In Avery’s corner, though, is another old friend: Tony Allen. The Grizzlies starting two guard/small forward thrives on defense and earns his paycheck because of it. He’s gotten a reputation as one of the baddest dudes in the league and finished  fifth in voting this season, just behind Chicago’s Joakim Noah.

Maybe Bradley will finally get the recognition he deserves. Or maybe, like Allen and many other great defensive guards before him, he’ll just quietly harass the league for his entire career and earn the love and respect of his hometown fans.

Either way, he’s got my vote.

Why I Love Sports: The Day The Terrorists Lost

Sports is usually our escape. Our getaway. Our sanctuary.

Monday in Boston, it was our crime scene. Just after the four hour mark of the Boston Marathon, two bombs went off at the finish line, killing at least 3 people and injuring hundreds others.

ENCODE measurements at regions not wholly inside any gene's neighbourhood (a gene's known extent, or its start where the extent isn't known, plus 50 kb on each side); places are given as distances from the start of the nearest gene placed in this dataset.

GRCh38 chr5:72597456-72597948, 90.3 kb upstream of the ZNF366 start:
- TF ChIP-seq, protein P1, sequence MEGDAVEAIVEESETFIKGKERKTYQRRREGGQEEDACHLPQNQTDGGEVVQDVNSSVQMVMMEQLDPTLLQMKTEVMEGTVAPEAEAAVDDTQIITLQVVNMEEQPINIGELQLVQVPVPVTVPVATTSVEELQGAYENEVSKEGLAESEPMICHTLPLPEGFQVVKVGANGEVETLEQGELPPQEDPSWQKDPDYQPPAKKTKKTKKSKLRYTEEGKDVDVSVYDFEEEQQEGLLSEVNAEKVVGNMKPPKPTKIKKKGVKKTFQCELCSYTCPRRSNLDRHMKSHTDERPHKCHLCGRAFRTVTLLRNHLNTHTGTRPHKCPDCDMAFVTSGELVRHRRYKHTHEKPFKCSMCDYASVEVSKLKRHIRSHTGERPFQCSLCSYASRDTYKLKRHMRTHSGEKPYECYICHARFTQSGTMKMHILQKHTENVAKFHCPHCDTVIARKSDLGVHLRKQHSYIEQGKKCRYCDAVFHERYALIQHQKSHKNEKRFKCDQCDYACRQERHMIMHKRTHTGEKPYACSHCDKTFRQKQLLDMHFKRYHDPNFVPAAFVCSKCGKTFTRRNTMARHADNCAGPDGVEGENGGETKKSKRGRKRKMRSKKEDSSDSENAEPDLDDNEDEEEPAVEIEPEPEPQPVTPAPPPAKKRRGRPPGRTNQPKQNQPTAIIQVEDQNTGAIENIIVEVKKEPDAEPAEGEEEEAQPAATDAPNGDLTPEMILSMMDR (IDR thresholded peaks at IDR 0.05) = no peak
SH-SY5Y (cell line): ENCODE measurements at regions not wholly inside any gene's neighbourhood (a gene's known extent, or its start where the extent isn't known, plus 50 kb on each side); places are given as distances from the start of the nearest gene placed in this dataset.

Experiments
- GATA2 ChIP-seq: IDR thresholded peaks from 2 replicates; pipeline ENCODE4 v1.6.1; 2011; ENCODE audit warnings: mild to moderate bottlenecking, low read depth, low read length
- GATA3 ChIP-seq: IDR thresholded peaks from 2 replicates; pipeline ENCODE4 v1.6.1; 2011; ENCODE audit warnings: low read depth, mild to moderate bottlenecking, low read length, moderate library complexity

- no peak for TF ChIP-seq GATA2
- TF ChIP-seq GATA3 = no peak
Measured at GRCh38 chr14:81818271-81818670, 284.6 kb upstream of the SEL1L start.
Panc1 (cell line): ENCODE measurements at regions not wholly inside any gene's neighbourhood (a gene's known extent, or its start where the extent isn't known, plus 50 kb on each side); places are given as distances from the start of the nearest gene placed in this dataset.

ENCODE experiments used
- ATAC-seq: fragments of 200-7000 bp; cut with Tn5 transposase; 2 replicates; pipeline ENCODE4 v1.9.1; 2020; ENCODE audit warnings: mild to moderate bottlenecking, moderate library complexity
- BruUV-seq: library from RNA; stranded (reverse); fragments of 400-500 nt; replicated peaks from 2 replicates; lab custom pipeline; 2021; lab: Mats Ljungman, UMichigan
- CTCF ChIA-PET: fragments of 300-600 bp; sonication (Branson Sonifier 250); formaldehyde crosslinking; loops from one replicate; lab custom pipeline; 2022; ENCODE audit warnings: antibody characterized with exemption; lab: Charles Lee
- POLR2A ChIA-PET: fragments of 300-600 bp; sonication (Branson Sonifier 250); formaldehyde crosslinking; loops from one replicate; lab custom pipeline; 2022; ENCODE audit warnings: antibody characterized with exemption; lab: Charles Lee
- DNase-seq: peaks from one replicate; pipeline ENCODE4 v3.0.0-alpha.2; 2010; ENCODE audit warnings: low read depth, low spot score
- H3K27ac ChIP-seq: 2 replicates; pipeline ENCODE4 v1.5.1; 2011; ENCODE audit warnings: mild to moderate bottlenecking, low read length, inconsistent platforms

The Bruins and Celtics both canceled their games, and the Red Sox were on their way out of town. In a season where there is often 3 Boston teams playing on any given night, there were none. And that was okay. Sports took a backseat to life in our neck of the world, as we tried to piece together what had happened hours before. What followed, however, is a reminder of why we love sports in the first place. The games are our comfort, their events a distraction. We hate other teams and players so we don’t hate our own, and we rally around one cause that brings us together so passionately.